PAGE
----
Distillation is the process of separating the components or substances from a liquid mixture by using selective boiling and condensation. Distillation may result in essentially complete separation (nearly pure components), or it may be a partial separation that increases the concentration of selected components in the mixture. In either case, the process exploits differences in the volatility of the mixture's components. In industrial chemistry, distillation is a unit operation of practically universal importance, but it is a physical separation process, not a chemical reaction.

Distillation has many applications. For example:

Distillation of fermented products produces distilled beverages with a high alcohol content or separates out other fermentation products of commercial value.

Distillation is an effective and traditional method of desalination.

In the fossil fuel industry, oil stabilization is a form of partial distillation that reduces vapor pressure of crude oil, thereby making it safe for storage and transport as well as reducing the atmospheric emissions of volatile hydrocarbons. In midstream operations at oil refineries, distillation is a major class of operation for transforming crude oil into fuels and chemical feed stocks.

Cryogenic distillation leads to the separation of air into its components – notably oxygen, nitrogen, and argon – for industrial use.

In the field of industrial chemistry, large amounts of crude liquid products of chemical synthesis are distilled to separate them, either from other products, from impurities, or from unreacted starting materials.An installation used for distillation, especially of distilled beverages, is called a distillery. The distillation equipment at a distillery is a still.

Oil refinery

Oil refinery or petroleum refinery is an industrial process plant where crude oil is transformed and refined into more useful products such as petroleum naphtha, gasoline, diesel fuel, asphalt base, heating oil, kerosene, liquefied petroleum gas, jet fuel and fuel oils. Petrochemicals feed stock like ethylene and propylene can also be produced directly by cracking crude oil without the need of using refined products of crude oil such as naphtha.Oil refineries are typically large, sprawling industrial complexes with extensive piping running throughout, carrying streams of fluids between large chemical processing units, such as distillation columns. In many ways, oil refineries use much of the technology of, and can be thought of, as types of chemical plants.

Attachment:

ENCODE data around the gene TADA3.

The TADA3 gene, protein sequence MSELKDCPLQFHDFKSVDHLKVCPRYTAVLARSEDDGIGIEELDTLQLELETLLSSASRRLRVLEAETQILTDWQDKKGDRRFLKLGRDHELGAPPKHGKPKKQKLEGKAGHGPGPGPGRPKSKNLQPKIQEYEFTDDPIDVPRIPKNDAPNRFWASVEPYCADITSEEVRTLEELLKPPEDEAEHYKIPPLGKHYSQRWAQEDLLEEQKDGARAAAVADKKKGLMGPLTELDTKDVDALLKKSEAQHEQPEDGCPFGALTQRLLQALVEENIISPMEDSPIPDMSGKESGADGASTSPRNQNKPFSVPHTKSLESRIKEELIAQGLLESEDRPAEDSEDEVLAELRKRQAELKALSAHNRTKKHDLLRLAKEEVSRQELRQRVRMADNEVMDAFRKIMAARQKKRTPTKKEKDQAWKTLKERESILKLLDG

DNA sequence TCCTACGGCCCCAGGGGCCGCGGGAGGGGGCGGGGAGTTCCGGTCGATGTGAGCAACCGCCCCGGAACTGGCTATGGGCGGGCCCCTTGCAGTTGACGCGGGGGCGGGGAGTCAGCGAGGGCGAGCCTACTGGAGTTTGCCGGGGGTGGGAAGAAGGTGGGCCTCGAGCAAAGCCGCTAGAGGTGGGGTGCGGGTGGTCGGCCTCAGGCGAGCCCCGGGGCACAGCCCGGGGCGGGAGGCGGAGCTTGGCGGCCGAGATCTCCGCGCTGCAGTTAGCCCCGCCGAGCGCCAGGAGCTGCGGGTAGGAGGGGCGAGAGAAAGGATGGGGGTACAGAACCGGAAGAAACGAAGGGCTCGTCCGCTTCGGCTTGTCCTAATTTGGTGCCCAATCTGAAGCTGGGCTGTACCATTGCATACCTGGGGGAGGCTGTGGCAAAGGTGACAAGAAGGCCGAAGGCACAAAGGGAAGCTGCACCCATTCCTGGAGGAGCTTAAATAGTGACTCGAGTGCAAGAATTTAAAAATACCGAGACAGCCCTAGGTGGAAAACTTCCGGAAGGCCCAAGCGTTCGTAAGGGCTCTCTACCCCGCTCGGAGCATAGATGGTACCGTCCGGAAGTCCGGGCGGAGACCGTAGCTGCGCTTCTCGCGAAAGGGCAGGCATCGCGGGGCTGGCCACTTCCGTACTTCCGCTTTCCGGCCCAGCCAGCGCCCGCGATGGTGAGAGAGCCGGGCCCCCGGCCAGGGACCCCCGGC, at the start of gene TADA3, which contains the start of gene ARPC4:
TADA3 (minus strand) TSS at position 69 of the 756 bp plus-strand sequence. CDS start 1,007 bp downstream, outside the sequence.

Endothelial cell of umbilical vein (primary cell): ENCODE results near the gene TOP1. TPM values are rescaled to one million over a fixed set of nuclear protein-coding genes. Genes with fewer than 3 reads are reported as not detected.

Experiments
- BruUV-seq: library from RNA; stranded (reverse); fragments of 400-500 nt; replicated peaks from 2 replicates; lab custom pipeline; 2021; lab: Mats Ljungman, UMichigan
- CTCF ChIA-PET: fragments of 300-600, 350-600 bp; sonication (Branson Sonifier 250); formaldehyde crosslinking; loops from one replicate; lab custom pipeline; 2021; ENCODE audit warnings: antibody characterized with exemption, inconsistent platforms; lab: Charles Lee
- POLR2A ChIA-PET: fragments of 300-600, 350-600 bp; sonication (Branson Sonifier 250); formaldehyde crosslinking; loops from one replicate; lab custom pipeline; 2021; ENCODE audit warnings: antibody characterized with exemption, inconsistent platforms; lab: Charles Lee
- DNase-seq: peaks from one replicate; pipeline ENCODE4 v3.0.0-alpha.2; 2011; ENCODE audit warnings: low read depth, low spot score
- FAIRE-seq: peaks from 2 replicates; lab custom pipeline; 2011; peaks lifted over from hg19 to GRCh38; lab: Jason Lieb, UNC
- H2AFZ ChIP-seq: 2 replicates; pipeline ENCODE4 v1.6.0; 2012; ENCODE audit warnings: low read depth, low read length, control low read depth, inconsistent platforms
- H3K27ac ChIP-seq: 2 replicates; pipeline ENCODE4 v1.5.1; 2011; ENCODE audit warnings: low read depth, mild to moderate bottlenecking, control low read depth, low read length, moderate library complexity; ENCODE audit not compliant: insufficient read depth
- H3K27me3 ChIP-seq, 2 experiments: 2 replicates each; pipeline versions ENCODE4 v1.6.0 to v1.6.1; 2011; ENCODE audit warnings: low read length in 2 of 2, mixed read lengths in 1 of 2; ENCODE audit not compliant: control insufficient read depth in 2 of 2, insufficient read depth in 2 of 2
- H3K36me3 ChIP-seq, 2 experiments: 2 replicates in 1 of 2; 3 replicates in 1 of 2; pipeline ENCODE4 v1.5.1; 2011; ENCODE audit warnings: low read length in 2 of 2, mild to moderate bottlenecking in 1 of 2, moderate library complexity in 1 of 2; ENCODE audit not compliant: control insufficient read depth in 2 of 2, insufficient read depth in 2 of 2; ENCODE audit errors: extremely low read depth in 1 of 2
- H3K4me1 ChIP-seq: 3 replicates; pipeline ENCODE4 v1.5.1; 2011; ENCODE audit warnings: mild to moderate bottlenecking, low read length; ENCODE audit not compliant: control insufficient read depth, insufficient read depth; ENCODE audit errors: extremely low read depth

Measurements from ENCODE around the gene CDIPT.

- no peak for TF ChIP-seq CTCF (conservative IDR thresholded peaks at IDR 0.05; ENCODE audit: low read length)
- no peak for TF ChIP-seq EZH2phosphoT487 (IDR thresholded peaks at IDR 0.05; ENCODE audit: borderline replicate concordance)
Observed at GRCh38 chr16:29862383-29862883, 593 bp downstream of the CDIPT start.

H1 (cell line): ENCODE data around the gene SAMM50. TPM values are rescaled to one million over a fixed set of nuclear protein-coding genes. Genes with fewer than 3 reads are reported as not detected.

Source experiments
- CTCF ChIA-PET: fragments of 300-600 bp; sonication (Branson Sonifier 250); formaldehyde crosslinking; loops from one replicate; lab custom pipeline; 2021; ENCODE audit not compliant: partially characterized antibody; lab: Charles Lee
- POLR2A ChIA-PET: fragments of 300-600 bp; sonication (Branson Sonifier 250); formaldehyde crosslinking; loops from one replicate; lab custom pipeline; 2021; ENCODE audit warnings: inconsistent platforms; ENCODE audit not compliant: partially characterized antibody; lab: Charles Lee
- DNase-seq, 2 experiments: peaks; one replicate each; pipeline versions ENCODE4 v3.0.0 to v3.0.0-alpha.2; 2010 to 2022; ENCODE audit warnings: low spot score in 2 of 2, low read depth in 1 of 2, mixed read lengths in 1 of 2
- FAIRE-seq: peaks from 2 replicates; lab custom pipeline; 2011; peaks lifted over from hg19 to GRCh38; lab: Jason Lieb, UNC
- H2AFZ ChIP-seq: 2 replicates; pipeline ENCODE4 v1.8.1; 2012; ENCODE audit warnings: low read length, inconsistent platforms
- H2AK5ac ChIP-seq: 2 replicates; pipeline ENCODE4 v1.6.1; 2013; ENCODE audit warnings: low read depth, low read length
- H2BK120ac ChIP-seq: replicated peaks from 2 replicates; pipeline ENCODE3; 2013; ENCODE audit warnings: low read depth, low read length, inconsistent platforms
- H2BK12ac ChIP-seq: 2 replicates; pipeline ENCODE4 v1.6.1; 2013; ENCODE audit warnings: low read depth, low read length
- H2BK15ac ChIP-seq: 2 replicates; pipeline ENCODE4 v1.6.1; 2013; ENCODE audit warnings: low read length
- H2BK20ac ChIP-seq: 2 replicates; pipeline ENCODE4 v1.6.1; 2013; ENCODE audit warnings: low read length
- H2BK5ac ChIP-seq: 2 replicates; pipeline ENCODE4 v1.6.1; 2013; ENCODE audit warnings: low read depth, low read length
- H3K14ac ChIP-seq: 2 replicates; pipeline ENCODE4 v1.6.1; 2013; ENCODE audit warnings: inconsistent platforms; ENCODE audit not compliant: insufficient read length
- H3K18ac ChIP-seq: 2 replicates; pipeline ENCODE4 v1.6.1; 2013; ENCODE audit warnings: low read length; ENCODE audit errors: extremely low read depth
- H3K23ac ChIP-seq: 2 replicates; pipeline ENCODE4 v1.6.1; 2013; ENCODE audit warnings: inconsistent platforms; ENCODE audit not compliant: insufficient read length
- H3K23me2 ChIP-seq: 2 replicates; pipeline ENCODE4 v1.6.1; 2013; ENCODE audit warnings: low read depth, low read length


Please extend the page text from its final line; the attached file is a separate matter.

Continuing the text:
The crude oil feedstock has typically been processed by an oil production plant. There is usually an oil depot at or near an oil refinery for the storage of incoming crude oil feedstock as well as bulk liquid products.

Petroleum refineries are very large industrial complexes that involve many different processing units and auxiliary facilities such as utility units and storage tanks. Each refinery has its own unique arrangement and combination of refining processes largely determined by the refinery location, desired products and economic considerations.

An oil refinery is considered an essential part of the downstream side of the petroleum industry.

Some modern petroleum refineries process as much as 800,000 to 900,000 barrels (127,000 to 143,000 cubic meters) of crude oil per day.

According to the Oil and Gas Journal in the world a total of 636 refineries were operated on the 31 December 2014 for a total capacity of 87.75 million barrels (13,951,000 m3).

Jamnagar Refinery is the largest oil refinery, since 25 December 2008, with a processing capacity of 1.24 million barrels (197,000 m3). Located in Gujarat, India, it is owned by Reliance Industries.

Siraf refineries complex

The Siraf refineries complex is an Iranian oil refinery. It is located at the Siraf region of Bushehr province, between 13th and 19th phases of the South Pars gas field over an area of approximately 300 hectares.